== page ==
My son came home from the war, a bit broken, but with a strong faith in Christ

After the violent attacks in 2001, my thirty year old son became so angry against the brutality of terrorism, that he joined the Army to help fight for his country. When he joined he was beginning his study in the ministry, and he was becoming the spiritually strong man that I knew he would be as we raised him to be. Although we were proud of his principles and his strength to stand for what he believed, we were scared to death that he would see the horrors of war and become confused in his spirit that had been groomed since his childhood to be a man of God. As he enlisted, we held many long night discussions with him, trying to help him sort out his obligations to his country, vs. his obligations to his Savior Jesus Christ. It was a trying time for all of us, and he resolved the conflict by obtaining a job with the Chaplain’s service in the Army.

Following basic and tech school, he was snatched up by the Rangers, and went through serious and exhaustive training to become one of the elite special force members. He was the first enlisted chaplain Ranger, and we kept receiving glowing reports of his progress, and his wonderful witness among the troops about his Lord. Then the horrors of war entered solidly into our lives, and we watched for months as it unfolded over our TV. Because of his elite status, and the subversive type of work that the Rangers do, we were not allowed to know where he was. We were not allowed to write letters, or talk with him on the phone, or get a hold of him in anyway, to offer encouragement and support for his efforts.

We struggled often to hold our fears together as we imagined our boy seeing the horrors of war, and being unable to resolve his needs to defend against his needs to love. We prayed fervently and constantly, yet we were so very scared, that one night we cried in each others arms because of our fear. We feared not of his loss of his natural life, as much as his loss of spiritual life, and we had no way of knowing if he was going to be okay, and continue in the path of service to Jesus.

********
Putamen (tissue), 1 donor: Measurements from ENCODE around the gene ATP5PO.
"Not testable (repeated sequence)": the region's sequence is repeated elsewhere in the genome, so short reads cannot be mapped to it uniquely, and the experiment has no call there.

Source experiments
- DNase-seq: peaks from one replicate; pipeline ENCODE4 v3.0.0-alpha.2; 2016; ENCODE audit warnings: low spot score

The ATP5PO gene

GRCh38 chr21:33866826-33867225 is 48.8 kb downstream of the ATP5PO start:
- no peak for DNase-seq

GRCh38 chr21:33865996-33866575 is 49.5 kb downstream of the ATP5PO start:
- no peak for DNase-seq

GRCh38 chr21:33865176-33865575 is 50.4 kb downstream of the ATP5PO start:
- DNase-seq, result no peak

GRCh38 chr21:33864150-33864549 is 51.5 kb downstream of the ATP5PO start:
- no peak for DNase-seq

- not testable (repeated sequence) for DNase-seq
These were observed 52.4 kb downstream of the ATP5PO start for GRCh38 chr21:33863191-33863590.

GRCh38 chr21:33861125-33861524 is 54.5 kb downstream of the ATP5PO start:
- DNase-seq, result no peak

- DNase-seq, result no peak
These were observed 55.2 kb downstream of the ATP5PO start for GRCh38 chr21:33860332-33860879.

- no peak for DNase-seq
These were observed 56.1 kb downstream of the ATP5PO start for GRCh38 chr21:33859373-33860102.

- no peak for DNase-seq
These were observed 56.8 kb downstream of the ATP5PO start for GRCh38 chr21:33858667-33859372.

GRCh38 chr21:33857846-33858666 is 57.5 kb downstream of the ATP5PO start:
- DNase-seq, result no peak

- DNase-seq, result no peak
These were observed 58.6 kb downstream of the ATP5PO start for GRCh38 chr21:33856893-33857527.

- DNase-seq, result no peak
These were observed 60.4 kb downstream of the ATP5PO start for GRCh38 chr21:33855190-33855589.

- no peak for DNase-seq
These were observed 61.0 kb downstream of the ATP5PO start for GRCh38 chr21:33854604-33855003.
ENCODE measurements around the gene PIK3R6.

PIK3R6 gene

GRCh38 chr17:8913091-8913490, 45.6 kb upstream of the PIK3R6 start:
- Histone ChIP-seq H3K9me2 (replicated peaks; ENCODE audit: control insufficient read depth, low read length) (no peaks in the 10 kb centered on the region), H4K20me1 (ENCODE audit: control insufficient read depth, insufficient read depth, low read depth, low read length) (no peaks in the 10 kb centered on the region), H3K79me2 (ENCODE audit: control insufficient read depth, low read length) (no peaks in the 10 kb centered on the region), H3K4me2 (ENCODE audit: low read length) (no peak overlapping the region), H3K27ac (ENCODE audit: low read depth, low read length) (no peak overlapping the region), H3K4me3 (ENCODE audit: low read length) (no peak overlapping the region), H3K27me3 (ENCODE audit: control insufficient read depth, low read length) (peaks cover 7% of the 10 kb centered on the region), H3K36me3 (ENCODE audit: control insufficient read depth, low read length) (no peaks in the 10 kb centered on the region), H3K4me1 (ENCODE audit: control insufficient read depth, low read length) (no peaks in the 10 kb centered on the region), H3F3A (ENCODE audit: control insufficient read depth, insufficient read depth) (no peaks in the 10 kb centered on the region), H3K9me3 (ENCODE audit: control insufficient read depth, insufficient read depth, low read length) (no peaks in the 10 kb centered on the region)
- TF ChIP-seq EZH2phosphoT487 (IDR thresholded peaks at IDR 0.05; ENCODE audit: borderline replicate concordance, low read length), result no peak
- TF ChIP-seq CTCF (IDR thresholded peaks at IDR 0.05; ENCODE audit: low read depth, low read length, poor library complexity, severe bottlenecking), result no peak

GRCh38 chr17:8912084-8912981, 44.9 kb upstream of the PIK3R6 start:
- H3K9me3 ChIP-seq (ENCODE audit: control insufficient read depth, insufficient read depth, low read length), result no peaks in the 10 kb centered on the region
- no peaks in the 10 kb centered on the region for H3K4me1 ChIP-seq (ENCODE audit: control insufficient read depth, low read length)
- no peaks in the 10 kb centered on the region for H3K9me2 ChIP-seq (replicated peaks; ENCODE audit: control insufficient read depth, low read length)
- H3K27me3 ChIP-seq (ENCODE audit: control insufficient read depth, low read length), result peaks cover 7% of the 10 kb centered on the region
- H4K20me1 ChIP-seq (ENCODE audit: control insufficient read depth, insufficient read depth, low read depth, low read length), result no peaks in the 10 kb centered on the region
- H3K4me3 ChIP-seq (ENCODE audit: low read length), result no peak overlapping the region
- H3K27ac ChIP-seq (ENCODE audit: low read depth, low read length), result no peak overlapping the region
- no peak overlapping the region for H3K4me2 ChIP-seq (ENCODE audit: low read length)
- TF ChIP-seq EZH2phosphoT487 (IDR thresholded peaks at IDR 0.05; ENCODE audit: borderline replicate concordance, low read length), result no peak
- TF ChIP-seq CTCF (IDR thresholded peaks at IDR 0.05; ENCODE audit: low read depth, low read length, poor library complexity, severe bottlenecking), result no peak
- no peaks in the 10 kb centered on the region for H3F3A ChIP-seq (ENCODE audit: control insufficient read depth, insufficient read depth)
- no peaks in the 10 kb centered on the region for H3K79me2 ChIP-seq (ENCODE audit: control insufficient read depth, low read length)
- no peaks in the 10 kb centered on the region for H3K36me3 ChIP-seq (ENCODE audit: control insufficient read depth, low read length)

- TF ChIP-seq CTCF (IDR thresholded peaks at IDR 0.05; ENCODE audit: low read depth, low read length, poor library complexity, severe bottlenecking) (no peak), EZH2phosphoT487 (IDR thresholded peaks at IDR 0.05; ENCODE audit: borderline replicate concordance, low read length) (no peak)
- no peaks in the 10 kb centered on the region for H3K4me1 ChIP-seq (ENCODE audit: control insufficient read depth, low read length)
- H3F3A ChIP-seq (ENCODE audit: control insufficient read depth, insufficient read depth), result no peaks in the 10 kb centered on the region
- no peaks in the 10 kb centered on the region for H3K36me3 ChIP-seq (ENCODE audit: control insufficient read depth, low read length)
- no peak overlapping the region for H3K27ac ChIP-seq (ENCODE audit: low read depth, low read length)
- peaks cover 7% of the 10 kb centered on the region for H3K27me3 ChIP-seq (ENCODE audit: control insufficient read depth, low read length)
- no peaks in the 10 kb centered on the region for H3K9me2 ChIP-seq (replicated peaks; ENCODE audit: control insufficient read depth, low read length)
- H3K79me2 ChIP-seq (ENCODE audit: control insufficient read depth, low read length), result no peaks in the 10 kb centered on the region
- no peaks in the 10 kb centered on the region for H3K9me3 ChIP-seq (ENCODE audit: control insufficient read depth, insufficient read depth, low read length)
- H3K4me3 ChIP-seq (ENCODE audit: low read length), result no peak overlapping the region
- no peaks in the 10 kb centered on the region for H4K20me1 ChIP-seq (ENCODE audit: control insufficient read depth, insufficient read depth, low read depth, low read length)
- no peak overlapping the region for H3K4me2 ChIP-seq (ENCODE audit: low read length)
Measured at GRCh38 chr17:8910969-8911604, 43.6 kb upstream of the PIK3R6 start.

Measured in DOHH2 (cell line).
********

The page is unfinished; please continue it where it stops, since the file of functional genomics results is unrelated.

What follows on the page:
One day, a Newsweek magazine came to our home. We were looking at the pictures of war inside it, when one of the pictures touched us so deeply, we shook with emotion. A small picture, at the top of the page, showed a group of soldiers gathered around a sandbagged font of water, many with shirts off in the middle of the desert. And there, in the midst of all of them, surrounded with hope and the love of Jesus on there faces, stood an image of our son as he participated in the baptism of the soldiers before they went into the hot zones of war.

As a Christian, you can imagine how joyous we were when our prayer to God was answered with the reassurance that our son was doing His work in spite of the chaos and violence. That picture provided enough strength to us to allow us to wait seven more months before we could speak to him. We learned later that they had parachuted into that area for just one day, and couldn’t quite understand at the time why, and had no idea that his picture was even taken. He took that opportunity to assist in the worship service and help with the baptisms. The picture of that precious service hangs on our wall today.

Five tours of duty in war later, my son finally came home. He brings with him the pains and sufferings of many of our young men and women who have sacrificed their very lives for the principles of freedom and duty. Most importantly, he tells of the glorious witnesses of Christ moving among the soldiers in comfort amidst the bloody desert sands, when the things of spirit take precedence over the things of nature.

Thanks be to the LORD God, my son has come home a man changed with the pains of war, but solidly intact in spirit, still able to walk his steady walk in faith toward his precious Savior and King. What a blessing we have received!